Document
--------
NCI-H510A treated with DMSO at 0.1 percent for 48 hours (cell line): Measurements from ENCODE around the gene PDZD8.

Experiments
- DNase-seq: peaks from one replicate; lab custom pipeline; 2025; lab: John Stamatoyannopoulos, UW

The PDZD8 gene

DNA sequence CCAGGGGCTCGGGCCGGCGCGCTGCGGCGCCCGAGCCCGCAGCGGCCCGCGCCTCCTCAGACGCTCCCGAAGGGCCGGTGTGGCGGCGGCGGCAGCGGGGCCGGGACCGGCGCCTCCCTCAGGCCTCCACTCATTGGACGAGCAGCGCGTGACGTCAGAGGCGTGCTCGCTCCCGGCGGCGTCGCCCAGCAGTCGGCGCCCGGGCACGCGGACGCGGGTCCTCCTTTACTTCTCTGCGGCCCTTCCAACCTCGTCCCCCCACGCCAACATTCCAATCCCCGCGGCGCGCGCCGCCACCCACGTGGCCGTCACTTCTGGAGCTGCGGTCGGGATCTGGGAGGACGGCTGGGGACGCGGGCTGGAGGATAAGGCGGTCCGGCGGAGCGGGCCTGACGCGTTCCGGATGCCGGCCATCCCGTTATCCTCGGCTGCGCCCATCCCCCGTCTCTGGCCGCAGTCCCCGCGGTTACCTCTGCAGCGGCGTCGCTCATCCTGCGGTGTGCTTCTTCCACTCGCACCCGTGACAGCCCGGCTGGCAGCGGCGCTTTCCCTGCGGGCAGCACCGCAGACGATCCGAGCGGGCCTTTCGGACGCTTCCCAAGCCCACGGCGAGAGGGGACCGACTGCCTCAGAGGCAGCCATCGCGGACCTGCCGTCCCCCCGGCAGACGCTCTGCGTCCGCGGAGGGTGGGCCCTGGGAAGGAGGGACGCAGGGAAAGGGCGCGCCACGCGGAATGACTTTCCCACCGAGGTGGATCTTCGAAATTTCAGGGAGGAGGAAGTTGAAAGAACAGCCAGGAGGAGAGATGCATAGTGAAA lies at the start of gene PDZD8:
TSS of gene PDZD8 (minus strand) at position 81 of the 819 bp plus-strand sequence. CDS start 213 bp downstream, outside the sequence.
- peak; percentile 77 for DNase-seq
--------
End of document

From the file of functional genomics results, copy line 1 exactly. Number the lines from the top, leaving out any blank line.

NCI-H510A treated with DMSO at 0.1 percent for 48 hours (cell line): Measurements from ENCODE around the gene PDZD8.